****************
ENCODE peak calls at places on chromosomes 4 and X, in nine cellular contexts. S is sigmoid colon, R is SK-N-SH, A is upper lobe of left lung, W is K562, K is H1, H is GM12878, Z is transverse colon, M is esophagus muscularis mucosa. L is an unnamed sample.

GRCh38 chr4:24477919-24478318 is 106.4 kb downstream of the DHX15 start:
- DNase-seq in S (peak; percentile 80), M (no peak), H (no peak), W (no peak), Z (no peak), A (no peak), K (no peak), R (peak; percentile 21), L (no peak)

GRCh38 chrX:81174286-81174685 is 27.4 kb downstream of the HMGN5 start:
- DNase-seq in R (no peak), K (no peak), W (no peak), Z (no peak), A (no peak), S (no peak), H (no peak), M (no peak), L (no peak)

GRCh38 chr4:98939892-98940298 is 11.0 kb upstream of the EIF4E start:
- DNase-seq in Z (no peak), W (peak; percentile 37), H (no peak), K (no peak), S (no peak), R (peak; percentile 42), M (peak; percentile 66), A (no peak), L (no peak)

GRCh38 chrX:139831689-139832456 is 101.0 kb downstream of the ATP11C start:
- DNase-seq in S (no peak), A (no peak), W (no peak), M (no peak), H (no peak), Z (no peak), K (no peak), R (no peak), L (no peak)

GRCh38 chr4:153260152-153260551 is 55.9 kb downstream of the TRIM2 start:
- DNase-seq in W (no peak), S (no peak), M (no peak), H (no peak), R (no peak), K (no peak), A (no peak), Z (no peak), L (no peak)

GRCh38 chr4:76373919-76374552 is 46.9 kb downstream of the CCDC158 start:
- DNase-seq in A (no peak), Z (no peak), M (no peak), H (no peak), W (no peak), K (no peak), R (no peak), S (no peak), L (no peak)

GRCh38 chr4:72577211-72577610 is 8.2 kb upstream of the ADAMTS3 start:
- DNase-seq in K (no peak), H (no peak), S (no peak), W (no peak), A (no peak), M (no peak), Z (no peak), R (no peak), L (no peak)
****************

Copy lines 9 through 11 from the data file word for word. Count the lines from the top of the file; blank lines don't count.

- DNase-seq in S (no peak), A (no peak), W (no peak), M (no peak), H (no peak), Z (no peak), K (no peak), R (no peak), L (no peak)

GRCh38 chr4:153260152-153260551 is 55.9 kb downstream of the TRIM2 start:
- DNase-seq in W (no peak), S (no peak), M (no peak), H (no peak), R (no peak), K (no peak), A (no peak), Z (no peak), L (no peak)